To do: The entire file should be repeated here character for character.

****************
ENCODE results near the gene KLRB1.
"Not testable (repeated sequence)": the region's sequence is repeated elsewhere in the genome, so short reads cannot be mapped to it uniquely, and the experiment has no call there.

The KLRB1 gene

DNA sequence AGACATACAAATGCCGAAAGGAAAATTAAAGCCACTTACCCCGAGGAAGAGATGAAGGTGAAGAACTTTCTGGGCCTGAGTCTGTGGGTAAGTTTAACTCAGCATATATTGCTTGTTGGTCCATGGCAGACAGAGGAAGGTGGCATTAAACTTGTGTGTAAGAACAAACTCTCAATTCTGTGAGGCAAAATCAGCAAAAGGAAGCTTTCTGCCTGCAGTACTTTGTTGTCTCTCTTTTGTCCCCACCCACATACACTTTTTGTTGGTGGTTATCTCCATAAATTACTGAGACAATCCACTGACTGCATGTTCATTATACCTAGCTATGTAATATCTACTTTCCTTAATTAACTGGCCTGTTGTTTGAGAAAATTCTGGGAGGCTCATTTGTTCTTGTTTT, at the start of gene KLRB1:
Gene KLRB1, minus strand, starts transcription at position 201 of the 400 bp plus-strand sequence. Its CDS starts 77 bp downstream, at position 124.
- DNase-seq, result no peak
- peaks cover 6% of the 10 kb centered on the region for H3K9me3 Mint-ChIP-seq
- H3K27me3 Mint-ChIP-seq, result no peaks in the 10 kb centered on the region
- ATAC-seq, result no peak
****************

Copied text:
ENCODE results near the gene KLRB1.
"Not testable (repeated sequence)": the region's sequence is repeated elsewhere in the genome, so short reads cannot be mapped to it uniquely, and the experiment has no call there.

The KLRB1 gene

DNA sequence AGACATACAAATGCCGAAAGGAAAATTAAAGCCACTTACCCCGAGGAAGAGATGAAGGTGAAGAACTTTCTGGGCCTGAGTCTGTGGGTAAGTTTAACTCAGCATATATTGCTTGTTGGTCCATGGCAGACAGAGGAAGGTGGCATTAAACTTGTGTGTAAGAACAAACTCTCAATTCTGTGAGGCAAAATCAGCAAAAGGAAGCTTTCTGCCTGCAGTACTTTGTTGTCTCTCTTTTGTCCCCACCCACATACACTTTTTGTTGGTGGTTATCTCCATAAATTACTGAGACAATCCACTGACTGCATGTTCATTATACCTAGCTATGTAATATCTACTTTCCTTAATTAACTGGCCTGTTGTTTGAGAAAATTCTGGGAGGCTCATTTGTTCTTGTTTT, at the start of gene KLRB1:
Gene KLRB1, minus strand, starts transcription at position 201 of the 400 bp plus-strand sequence. Its CDS starts 77 bp downstream, at position 124.
- DNase-seq, result no peak
- peaks cover 6% of the 10 kb centered on the region for H3K9me3 Mint-ChIP-seq
- H3K27me3 Mint-ChIP-seq, result no peaks in the 10 kb centered on the region
- ATAC-seq, result no peak